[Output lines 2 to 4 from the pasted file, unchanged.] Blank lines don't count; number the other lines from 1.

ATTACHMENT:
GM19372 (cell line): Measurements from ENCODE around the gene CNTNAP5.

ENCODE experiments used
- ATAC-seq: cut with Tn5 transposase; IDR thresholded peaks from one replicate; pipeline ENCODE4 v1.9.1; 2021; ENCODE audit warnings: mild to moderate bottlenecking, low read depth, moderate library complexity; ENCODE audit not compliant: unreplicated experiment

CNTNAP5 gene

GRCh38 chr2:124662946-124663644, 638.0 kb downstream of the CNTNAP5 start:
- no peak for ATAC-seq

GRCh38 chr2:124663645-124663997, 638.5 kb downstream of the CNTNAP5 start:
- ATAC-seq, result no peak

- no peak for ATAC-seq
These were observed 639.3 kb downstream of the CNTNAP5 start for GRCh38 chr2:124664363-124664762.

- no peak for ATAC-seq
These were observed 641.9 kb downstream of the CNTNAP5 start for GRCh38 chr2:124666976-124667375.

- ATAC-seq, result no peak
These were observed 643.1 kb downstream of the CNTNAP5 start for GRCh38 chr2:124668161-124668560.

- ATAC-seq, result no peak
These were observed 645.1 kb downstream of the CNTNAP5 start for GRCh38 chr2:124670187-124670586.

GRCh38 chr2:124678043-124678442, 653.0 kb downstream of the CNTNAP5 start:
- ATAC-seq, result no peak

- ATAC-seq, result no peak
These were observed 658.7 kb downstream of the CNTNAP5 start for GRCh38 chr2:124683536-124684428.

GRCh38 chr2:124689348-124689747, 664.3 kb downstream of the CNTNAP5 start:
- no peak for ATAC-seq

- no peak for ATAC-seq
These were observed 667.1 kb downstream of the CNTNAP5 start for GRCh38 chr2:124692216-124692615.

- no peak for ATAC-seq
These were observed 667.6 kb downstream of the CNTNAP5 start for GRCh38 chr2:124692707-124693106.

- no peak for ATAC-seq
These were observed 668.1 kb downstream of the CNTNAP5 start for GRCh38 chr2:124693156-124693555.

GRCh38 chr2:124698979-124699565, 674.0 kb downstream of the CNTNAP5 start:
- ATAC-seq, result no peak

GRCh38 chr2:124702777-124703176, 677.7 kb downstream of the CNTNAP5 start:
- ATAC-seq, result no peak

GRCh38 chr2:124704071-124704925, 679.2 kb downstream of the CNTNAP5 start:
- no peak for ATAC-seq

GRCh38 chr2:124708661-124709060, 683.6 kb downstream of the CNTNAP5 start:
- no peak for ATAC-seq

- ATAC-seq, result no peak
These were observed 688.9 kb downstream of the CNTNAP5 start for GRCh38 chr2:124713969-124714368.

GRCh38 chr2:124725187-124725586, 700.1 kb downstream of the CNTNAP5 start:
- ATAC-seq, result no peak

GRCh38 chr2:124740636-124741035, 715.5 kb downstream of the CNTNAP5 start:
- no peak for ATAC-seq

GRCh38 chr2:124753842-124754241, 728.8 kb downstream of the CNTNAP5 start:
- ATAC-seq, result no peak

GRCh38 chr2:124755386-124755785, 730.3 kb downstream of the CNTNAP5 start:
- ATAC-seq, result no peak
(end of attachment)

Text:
ENCODE experiments used
- ATAC-seq: cut with Tn5 transposase; IDR thresholded peaks from one replicate; pipeline ENCODE4 v1.9.1; 2021; ENCODE audit warnings: mild to moderate bottlenecking, low read depth, moderate library complexity; ENCODE audit not compliant: unreplicated experiment

CNTNAP5 gene